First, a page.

Moura Lympany (in 1937)

Dame Moura Lympany (photo from circa 1937) - One of the most popular British pianists of her generation.

Moura Lympany In Recital – 1983 – Past Daily Mid-Week Concert

Moura Lympany (in 1937)
Dame Moura Lympany (photo circa 1937) – One of the most popular British pianists of her generation.

Dame Moura Lympany In Recital – 1983 Maryland International Piano Festival – July 21, 1983 – Gordon Skene Sound Collection –

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Dame Moura Lympany in Recital at the 13th Annual Maryland International Piano Festival and competition in July of 1983. It’s a historic recital, marking the first performance in America by Moura Lympany in almost 20 years.

A little background in case you’re unfamiliar (courtesy of The Guardian – March 30, 2005) :

Moura Lympany, was one of the most distinguished and certainly one of the most popular British pianists of her generation. When Moura was 12 she went to her first symphony concert, conducted by Basil Cameron; she pleaded to play with an orchestra, so her mother wrote to Cameron asking for an audition. As a result, Moura made her debut, in Harrogate the same year, as soloist in Mendelssohn’s G minor Concerto. At about the same time she won a scholarship to the Royal Academy of Music (RAM), where she was awarded the Challen Gold Medal at the end of her third year.

Meanwhile, she had pursued her flourishing concert career as a prodigy. After the RAM, she went to Vienna for a year and was taught by Paul Weingarten. In 1933, she entered the first Liszt Competition in Budapest; Annie Fischer, who was two years older than Lympany, took first prize.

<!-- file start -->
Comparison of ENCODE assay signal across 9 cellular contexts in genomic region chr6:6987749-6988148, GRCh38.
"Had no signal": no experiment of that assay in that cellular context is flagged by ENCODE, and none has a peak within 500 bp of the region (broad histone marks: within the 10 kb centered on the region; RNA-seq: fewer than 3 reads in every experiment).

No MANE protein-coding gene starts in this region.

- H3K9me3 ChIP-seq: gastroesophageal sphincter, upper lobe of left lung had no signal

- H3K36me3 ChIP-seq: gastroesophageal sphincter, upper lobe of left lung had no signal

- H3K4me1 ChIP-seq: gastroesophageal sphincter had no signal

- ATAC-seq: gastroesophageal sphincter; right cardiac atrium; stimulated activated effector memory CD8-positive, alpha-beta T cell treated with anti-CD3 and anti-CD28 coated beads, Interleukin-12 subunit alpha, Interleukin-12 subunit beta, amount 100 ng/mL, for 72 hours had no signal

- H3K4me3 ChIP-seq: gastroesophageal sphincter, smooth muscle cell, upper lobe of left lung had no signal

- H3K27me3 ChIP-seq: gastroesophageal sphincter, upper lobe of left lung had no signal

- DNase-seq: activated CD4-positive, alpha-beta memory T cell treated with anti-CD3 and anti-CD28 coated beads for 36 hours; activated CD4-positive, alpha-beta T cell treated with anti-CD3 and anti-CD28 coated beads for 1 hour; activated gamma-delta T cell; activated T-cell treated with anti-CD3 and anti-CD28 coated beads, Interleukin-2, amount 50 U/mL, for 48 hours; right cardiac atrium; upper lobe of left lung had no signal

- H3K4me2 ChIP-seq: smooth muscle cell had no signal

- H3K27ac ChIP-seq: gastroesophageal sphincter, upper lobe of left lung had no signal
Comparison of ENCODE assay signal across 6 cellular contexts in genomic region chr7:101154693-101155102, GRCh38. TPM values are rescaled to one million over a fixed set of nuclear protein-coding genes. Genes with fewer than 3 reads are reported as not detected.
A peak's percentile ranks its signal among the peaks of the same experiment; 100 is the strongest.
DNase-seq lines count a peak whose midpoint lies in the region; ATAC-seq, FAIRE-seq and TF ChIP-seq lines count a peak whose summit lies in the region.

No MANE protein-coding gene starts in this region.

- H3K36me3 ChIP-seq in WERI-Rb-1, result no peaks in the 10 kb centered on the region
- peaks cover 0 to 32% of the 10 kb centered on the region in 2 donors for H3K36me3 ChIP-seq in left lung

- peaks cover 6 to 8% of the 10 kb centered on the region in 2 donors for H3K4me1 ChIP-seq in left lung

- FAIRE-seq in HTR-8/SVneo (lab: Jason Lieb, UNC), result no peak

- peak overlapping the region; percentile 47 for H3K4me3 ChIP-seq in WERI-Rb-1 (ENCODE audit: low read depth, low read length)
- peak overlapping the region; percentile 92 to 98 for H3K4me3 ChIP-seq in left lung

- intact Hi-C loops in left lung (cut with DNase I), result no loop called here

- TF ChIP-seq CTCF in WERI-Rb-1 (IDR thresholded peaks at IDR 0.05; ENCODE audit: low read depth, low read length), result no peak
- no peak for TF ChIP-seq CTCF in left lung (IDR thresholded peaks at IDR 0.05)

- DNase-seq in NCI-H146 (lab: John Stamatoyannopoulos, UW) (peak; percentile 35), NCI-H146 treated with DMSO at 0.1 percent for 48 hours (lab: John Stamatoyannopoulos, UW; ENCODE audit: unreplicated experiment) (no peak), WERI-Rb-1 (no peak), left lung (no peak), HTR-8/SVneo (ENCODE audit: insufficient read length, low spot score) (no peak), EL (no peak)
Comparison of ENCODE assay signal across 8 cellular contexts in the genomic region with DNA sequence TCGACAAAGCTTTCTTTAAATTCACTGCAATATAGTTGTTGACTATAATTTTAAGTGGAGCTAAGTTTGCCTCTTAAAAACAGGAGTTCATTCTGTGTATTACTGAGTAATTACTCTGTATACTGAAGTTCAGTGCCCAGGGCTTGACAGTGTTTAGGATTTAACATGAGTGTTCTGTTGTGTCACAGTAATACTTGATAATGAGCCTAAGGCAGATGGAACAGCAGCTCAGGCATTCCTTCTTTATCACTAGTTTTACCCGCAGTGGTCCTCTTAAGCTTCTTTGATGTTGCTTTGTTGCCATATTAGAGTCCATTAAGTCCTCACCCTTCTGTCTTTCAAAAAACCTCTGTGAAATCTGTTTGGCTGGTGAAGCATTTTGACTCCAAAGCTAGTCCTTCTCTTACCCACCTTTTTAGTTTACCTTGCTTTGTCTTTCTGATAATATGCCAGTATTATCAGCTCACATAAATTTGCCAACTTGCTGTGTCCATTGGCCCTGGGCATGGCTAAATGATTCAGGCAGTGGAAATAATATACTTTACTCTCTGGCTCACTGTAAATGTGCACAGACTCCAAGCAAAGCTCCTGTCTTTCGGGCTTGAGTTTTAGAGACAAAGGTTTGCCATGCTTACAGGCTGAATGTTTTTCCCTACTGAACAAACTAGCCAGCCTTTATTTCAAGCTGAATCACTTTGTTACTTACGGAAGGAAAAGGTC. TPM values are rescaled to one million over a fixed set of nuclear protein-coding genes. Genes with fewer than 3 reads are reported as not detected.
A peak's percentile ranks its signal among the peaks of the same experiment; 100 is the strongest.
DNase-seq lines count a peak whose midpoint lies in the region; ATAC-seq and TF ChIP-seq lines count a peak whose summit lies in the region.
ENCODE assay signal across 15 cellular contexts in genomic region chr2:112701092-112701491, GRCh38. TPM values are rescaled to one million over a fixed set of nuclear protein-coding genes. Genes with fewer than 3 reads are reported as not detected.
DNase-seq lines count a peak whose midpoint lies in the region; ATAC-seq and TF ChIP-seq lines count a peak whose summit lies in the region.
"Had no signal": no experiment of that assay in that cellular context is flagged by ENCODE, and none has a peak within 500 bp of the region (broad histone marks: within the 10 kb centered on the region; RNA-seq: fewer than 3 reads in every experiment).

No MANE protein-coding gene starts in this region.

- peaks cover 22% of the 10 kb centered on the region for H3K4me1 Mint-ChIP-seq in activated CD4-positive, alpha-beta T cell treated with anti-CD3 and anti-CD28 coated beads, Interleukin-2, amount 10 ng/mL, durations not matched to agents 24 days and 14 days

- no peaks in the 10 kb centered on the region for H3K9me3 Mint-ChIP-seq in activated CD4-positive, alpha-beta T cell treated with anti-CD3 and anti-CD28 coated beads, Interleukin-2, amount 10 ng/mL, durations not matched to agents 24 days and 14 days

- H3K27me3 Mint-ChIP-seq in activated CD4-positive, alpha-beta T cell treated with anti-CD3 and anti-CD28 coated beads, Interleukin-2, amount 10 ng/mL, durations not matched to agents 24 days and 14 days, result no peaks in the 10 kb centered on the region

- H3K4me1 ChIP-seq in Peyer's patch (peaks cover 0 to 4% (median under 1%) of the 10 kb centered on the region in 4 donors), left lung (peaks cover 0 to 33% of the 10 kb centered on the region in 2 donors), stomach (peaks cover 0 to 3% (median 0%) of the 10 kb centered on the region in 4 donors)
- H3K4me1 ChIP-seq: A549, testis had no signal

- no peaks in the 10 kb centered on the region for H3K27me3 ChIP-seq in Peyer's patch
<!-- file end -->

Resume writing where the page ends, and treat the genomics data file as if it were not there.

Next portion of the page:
Lympany then won another scholarship to the RAM and resumed lessons with her old teacher Ambrose Corviello; after two terms she started private lessons with Mathilde Verne, a pupil of Clara Schumann. Verne laid the foundations of Lympany’s lifelong regimen of practice, two hours in the morning and two in the afternoon, preferably taken in hour-long stretches separated by intervals.

When Verne died, Lympany went to Tobias Matthay, whose long list of distinguished pupils included Myra Hess, Harriet Cohen, Irene Scharrer, Clifford Curzon and Eileen Joyce. The last was Lympany’s main rival as a female soloist in the popular Romantic concertos for many years, until Joyce returned to her native Australia.

Lympany became a major artist in the early years of the second world war. She was soon identified as a Russian specialist and she herself said that the concertos by Rachmaninov and Khachaturian really established her reputation. Walter Legge, who produced some of her early recordings, including Mendelssohn’s G minor Concerto and Litolff’s Scherzo, urged her to record Chopin’s Fantasy and Debussy’s Preludes, but it was years before she took up his suggestion. (An all-Debussy disc she recorded in 1993 became a bestseller.)

She was the first pianist to record Rachmaninov’s complete Preludes, which she did a total of three times at various stages in her career, most recently in 1993.

In the 1950s, with a distinguished career already long established, Lympany decided she was tired of being pigeon-holed as a virtuoso and went for lessons to Eduard Steuermann, a pupil of Schoenberg, who had given the first performances of nearly all the composer’s works involving the piano.

Although she was known as a strong pianist, who could do full justice to both Brahms concertos and Rachmaninov’s Third, she was also a very lyrical player who never forced her tone. Mathilde Verne and Tobias Matthay had taught her the importance of restrained and disciplined interpretations, as well as relaxation and beauty of sound.

There you go – sit back, relax and hit the “play” button – included is an interview which sheds a bit more light on an extraordinary career.

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